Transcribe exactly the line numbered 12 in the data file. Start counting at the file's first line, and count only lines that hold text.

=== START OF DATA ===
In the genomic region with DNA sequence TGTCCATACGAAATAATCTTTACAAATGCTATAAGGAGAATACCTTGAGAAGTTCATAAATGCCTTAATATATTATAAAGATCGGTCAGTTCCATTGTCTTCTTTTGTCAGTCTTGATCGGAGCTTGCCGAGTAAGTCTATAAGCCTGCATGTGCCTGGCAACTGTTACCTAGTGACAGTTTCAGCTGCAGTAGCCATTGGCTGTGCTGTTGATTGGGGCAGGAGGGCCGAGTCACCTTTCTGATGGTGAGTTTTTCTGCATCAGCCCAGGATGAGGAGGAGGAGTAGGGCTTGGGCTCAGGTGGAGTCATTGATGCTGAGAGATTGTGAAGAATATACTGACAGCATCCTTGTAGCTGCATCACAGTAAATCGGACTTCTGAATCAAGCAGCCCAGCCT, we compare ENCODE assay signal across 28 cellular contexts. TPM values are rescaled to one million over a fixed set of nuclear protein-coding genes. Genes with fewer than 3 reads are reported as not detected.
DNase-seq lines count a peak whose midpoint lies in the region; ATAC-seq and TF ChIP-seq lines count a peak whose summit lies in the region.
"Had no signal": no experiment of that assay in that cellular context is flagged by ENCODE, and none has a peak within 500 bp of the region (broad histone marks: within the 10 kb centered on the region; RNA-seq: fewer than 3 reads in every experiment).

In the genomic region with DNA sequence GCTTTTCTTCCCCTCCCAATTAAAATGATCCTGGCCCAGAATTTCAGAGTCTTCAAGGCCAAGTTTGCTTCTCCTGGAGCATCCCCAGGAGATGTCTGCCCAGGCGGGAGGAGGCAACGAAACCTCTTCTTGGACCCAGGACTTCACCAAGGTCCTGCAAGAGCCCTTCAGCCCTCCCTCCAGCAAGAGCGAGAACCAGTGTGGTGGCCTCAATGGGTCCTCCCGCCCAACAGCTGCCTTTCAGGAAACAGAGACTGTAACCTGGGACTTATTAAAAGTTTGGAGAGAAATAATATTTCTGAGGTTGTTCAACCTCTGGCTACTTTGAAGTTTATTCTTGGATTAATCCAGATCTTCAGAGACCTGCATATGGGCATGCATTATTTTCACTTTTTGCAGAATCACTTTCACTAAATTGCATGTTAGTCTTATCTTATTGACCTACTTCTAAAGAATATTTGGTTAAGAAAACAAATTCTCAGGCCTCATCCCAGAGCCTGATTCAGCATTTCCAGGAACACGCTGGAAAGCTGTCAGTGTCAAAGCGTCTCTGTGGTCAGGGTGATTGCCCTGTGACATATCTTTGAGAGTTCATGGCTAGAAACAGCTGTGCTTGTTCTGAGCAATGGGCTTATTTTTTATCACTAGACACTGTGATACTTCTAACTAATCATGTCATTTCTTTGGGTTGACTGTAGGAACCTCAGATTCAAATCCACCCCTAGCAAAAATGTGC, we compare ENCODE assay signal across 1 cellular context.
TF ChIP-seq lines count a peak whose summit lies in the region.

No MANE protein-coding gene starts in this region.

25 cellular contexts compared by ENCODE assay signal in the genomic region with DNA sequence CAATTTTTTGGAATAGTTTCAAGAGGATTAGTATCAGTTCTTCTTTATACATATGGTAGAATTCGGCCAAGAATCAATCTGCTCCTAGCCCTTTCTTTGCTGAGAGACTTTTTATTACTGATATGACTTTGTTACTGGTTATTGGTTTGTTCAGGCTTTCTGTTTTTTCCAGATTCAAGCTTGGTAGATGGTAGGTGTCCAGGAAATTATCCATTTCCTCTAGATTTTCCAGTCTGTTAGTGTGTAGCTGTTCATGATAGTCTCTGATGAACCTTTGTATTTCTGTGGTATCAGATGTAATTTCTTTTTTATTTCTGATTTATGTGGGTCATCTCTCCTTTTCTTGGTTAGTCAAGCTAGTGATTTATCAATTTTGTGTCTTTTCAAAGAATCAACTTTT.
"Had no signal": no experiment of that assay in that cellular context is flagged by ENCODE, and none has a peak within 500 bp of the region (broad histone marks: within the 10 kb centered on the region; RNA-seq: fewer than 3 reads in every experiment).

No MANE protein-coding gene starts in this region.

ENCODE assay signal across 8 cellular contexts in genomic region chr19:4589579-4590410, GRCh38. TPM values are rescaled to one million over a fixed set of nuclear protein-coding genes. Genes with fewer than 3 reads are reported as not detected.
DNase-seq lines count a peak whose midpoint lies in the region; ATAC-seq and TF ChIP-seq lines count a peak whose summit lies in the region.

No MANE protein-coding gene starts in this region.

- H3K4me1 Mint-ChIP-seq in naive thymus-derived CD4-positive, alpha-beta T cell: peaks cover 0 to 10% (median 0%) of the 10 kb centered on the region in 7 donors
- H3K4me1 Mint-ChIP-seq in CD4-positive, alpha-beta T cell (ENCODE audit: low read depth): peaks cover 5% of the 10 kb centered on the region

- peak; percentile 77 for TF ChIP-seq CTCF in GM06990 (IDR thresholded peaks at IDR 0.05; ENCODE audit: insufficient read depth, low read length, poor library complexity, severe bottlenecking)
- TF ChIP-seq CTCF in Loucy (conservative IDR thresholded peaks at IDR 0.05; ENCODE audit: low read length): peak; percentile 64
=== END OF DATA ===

No MANE protein-coding gene starts in this region.